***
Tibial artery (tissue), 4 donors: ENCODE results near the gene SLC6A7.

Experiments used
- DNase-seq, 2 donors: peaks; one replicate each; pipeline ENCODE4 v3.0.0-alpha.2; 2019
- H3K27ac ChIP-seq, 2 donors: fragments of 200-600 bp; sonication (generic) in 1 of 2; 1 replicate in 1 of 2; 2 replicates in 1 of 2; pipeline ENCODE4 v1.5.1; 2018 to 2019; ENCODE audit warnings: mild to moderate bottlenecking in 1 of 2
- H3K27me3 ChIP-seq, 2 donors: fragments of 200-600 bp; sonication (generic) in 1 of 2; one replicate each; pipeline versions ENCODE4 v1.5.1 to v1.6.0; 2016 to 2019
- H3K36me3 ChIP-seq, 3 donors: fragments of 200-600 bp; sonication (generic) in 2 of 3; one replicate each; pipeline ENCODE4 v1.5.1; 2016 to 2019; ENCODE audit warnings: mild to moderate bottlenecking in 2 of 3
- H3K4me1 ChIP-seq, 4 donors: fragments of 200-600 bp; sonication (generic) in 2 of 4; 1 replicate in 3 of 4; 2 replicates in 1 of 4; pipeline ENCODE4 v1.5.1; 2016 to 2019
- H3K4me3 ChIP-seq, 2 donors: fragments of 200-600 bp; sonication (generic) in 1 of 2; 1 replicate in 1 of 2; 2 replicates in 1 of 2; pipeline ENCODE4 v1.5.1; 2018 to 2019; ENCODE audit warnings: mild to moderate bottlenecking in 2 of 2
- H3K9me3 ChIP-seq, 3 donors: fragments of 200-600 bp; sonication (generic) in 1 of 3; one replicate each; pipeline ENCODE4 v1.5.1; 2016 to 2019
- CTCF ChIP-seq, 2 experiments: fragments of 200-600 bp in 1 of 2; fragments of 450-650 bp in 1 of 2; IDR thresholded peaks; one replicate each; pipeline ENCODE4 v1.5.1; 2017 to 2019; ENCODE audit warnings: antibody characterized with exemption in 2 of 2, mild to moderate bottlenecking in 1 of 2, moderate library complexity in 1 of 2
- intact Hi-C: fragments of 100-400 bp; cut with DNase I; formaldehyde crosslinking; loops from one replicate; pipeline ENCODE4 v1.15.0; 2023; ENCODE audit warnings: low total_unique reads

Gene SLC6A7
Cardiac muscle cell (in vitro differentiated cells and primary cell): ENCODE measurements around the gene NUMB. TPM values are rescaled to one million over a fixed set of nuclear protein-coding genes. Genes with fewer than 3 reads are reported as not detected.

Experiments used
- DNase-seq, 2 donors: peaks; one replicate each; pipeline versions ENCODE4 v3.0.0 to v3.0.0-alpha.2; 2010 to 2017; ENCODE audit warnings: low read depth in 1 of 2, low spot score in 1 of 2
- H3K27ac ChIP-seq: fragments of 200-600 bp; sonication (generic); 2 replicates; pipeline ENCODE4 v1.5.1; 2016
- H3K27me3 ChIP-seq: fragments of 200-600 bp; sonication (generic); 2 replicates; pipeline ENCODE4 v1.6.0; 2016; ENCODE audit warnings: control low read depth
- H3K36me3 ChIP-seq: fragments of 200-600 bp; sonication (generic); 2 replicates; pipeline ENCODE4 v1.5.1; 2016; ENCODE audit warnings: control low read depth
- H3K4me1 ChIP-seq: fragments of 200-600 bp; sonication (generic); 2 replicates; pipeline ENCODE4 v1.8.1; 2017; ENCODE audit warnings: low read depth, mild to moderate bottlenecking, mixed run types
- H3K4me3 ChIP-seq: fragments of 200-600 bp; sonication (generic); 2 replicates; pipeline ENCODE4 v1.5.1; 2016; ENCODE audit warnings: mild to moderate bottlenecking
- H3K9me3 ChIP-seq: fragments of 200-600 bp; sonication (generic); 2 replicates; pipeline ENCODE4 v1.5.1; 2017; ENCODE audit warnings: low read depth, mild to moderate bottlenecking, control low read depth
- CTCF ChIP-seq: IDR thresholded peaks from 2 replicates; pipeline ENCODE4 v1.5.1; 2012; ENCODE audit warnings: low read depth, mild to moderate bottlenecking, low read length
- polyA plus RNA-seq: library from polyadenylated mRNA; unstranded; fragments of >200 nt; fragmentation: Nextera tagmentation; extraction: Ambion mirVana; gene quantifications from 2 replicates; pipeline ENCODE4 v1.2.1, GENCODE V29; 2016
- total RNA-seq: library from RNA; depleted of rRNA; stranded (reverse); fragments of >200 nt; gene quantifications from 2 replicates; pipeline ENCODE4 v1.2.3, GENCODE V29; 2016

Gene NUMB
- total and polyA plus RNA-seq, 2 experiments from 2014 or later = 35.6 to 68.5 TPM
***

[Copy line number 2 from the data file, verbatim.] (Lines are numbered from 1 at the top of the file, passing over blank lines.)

Experiments used